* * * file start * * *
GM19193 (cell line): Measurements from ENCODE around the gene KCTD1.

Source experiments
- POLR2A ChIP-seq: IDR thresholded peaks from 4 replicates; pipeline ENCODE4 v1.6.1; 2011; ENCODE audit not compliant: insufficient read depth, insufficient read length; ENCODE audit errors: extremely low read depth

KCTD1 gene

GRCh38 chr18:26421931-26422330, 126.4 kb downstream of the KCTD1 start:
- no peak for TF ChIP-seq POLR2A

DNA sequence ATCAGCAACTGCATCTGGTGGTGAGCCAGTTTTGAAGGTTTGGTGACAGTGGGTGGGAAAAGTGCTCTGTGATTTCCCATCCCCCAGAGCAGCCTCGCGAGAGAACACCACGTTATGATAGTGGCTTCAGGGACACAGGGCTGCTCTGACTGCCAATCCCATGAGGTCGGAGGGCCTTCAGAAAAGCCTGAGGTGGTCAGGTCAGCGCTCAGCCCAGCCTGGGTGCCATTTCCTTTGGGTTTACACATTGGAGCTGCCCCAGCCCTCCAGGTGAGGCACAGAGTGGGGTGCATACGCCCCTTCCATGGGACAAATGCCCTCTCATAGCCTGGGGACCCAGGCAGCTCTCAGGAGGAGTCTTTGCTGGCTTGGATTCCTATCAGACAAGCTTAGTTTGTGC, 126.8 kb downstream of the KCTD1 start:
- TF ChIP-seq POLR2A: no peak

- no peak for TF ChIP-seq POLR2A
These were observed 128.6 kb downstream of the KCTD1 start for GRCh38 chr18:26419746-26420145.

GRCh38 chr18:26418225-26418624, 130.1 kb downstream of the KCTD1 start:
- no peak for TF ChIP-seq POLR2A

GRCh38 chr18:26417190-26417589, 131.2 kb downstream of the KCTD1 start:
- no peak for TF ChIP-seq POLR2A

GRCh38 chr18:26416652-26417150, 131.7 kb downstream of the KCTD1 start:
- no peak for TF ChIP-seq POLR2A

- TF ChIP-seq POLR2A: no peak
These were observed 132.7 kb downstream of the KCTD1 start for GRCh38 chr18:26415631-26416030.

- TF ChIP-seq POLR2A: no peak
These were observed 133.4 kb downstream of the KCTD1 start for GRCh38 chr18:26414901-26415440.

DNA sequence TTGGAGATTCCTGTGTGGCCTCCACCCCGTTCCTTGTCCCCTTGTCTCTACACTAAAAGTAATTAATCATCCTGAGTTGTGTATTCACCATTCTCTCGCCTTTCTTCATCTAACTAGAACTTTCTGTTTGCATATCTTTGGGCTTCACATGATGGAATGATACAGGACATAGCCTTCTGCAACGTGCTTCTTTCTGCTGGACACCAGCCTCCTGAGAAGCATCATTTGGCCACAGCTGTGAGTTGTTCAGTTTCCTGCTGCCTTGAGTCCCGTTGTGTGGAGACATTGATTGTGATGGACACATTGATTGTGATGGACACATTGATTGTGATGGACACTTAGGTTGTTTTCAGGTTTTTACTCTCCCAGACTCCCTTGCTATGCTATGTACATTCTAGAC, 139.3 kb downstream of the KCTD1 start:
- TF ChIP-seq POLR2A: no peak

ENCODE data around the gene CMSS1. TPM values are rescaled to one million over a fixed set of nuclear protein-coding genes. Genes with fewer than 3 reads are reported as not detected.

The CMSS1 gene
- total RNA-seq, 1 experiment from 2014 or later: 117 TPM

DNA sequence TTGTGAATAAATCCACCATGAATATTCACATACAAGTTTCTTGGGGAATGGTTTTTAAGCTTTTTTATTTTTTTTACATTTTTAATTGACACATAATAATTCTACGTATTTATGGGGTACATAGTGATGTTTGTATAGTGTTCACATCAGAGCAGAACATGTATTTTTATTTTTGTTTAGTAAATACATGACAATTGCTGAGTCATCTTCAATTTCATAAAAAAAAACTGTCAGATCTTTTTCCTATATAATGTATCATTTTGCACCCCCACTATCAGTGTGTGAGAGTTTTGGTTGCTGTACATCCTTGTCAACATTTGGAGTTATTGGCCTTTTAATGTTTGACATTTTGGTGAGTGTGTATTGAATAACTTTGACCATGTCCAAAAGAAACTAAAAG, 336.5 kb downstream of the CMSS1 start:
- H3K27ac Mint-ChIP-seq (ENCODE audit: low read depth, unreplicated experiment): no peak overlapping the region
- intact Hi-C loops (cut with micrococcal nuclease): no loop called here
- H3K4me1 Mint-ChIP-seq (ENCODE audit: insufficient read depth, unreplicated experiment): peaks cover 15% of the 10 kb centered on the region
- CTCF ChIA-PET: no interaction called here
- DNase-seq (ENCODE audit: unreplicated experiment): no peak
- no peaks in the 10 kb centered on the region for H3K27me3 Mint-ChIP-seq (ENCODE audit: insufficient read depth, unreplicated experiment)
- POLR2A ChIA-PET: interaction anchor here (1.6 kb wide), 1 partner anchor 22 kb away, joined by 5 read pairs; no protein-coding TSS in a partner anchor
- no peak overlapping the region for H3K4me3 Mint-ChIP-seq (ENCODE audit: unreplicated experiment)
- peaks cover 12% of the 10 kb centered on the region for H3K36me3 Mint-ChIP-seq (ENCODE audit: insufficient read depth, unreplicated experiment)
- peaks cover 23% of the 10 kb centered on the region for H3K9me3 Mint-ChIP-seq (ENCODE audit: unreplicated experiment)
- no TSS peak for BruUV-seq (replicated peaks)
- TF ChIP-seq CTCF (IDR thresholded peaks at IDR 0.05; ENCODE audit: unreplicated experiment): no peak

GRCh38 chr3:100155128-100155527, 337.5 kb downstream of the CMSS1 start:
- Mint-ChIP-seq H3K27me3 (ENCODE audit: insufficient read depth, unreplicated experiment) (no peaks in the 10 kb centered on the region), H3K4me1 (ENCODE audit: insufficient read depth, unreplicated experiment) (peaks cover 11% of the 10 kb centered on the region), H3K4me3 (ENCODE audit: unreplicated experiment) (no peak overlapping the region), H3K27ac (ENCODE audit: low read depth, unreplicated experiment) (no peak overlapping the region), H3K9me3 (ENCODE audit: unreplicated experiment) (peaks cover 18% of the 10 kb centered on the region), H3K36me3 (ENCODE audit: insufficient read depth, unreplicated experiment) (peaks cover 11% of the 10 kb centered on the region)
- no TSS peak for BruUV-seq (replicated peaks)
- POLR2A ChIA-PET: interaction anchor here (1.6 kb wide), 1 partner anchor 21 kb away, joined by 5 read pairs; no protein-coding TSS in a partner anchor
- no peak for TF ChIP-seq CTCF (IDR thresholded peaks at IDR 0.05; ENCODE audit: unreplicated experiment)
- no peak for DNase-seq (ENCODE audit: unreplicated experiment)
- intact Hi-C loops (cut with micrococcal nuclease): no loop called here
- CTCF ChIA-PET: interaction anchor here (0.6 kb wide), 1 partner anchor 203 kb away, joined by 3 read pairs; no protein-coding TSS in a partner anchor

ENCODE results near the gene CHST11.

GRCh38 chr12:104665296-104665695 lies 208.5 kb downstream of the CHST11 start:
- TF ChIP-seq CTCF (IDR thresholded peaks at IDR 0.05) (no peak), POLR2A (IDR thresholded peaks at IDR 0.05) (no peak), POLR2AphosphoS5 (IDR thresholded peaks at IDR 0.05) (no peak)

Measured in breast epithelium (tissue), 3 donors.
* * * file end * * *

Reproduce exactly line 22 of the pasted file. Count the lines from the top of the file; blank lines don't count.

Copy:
- TF ChIP-seq POLR2A: no peak